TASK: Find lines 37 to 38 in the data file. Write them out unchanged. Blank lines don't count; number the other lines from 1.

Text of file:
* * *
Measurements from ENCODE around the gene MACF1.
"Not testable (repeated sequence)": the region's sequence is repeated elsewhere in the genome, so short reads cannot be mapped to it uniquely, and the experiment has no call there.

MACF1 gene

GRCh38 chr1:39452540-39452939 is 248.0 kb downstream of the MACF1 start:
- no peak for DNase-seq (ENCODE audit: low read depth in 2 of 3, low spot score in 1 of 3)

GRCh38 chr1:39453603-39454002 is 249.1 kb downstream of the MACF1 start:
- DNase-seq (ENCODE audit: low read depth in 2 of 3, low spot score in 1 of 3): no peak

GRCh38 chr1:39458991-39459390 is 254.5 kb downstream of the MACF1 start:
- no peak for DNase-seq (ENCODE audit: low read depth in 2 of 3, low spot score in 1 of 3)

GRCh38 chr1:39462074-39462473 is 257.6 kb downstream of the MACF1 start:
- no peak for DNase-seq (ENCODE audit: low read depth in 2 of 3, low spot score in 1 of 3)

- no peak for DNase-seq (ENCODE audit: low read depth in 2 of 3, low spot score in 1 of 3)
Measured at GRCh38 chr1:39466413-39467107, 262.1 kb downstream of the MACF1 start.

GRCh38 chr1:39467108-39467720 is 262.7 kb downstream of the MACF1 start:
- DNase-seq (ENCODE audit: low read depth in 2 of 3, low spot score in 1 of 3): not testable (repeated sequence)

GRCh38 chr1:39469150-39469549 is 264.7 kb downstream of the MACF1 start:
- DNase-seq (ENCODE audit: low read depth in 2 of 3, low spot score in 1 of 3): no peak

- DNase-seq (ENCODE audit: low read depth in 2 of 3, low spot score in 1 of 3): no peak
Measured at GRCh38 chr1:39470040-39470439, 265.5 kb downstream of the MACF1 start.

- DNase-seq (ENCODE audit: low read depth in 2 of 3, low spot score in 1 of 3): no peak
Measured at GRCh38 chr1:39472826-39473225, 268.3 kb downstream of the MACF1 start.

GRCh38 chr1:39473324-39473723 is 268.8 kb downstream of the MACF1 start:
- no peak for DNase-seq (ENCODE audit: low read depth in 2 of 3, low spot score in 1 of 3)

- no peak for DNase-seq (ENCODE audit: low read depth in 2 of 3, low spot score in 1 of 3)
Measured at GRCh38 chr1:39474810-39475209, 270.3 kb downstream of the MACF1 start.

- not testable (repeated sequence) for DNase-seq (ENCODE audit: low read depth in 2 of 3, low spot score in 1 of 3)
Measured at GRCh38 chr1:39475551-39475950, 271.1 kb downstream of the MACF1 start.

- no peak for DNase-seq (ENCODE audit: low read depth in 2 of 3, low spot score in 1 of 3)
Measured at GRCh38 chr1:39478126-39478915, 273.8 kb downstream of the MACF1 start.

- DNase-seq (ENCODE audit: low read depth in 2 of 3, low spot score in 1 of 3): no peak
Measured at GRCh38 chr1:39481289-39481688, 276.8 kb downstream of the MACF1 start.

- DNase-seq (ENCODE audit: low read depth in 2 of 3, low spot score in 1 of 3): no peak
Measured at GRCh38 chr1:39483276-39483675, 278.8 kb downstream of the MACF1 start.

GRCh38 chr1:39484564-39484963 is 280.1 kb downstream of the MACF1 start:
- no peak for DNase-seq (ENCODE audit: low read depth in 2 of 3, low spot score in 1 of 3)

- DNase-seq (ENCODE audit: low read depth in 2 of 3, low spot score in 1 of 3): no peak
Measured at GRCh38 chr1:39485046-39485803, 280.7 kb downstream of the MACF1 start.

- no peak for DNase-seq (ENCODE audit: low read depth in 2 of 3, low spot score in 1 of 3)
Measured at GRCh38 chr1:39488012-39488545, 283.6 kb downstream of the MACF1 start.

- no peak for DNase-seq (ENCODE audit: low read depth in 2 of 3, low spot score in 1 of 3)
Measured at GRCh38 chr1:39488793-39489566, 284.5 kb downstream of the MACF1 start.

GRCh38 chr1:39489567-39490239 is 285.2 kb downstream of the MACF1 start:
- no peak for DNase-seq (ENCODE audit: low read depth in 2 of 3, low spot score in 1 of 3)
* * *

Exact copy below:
Measured at GRCh38 chr1:39485046-39485803, 280.7 kb downstream of the MACF1 start.

- no peak for DNase-seq (ENCODE audit: low read depth in 2 of 3, low spot score in 1 of 3)